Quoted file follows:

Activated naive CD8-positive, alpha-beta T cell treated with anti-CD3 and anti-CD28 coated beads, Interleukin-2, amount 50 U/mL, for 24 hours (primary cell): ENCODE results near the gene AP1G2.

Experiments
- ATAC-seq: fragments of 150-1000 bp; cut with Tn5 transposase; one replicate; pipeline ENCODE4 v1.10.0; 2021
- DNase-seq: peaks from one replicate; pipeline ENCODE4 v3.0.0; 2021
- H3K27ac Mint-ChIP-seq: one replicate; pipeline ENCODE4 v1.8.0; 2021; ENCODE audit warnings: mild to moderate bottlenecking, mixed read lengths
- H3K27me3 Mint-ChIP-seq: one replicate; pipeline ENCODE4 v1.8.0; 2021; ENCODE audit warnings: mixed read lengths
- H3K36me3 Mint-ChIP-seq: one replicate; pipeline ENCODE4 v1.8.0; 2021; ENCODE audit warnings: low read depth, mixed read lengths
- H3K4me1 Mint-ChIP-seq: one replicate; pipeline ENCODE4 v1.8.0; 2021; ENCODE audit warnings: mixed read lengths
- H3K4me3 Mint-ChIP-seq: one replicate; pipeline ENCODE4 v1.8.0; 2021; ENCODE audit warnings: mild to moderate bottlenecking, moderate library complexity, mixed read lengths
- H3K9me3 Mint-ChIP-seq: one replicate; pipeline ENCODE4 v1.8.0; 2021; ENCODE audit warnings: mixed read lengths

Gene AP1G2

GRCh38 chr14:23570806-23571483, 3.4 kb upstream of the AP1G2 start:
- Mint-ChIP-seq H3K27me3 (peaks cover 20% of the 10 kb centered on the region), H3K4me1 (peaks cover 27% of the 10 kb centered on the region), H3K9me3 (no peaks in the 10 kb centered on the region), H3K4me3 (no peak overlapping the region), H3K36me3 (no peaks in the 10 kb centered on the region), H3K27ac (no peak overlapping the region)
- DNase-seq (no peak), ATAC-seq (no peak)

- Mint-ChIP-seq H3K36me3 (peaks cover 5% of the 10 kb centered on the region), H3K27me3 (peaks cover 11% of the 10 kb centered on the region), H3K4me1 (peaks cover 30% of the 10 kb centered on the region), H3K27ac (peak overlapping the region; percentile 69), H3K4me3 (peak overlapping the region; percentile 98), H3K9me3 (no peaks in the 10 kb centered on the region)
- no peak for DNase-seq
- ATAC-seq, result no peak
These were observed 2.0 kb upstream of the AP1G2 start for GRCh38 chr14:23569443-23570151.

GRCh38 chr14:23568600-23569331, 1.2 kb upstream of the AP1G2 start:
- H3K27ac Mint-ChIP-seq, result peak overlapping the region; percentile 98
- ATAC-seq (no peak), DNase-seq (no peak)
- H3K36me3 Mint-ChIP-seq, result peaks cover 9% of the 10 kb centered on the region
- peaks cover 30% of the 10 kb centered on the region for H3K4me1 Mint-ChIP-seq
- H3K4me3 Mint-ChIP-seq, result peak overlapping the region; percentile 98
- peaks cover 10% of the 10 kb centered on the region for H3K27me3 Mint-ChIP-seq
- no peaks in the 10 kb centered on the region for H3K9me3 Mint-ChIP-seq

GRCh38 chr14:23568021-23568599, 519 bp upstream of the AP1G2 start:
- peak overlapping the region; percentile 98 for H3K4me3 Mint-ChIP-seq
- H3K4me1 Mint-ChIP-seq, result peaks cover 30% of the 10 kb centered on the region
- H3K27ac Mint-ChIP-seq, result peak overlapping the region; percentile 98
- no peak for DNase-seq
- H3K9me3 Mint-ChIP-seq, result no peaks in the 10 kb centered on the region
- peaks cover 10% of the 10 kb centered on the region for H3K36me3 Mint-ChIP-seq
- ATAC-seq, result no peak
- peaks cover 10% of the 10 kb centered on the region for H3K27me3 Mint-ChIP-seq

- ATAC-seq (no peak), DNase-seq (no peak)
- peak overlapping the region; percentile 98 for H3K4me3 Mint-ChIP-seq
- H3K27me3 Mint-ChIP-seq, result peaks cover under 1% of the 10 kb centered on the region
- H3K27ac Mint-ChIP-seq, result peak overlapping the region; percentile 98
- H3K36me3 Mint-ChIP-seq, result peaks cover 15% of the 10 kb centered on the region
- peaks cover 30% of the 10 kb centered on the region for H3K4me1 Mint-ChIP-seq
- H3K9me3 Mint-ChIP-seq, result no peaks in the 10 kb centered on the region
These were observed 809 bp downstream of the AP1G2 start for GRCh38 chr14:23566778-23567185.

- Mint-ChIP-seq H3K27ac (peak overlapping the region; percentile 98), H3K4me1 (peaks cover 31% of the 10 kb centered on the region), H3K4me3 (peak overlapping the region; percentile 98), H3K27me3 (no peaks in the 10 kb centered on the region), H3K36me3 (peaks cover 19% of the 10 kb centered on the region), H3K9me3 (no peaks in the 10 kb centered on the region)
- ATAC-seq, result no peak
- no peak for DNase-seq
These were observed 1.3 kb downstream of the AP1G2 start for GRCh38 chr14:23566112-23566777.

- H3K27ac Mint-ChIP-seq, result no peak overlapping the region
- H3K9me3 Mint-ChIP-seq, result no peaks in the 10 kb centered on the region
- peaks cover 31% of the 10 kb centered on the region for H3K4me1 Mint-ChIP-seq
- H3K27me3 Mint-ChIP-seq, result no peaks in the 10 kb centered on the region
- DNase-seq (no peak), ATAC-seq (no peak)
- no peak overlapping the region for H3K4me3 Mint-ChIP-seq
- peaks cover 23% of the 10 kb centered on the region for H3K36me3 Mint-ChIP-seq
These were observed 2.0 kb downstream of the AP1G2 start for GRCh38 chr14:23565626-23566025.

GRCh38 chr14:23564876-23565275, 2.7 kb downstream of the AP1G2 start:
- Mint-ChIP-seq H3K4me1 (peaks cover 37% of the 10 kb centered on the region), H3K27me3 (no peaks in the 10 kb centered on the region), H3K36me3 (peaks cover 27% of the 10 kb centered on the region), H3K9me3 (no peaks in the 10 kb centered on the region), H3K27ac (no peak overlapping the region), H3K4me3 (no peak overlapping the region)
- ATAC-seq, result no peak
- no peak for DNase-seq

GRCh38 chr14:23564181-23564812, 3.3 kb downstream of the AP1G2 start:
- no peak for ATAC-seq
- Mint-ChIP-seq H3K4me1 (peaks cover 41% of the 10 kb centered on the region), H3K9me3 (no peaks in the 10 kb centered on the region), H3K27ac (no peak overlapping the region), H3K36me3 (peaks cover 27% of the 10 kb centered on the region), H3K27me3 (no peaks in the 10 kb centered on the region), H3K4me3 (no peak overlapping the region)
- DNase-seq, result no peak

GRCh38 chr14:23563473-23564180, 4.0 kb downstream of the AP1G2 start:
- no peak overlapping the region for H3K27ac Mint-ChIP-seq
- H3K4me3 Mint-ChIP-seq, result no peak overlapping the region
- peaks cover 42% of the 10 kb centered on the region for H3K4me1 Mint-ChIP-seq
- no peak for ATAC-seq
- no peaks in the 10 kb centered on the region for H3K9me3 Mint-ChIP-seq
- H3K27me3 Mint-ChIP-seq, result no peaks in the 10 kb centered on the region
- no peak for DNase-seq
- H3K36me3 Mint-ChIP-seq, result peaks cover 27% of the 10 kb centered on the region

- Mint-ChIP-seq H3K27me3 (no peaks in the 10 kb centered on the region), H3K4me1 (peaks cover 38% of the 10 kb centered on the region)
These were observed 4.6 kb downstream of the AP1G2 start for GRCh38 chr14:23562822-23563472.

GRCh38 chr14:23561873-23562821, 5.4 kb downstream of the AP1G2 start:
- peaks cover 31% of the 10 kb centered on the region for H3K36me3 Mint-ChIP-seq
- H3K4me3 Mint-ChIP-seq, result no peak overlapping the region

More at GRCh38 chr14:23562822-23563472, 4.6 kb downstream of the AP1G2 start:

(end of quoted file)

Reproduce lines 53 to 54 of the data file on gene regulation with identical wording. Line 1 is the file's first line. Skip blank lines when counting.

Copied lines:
- no peak overlapping the region for H3K4me3 Mint-ChIP-seq
- peaks cover 23% of the 10 kb centered on the region for H3K36me3 Mint-ChIP-seq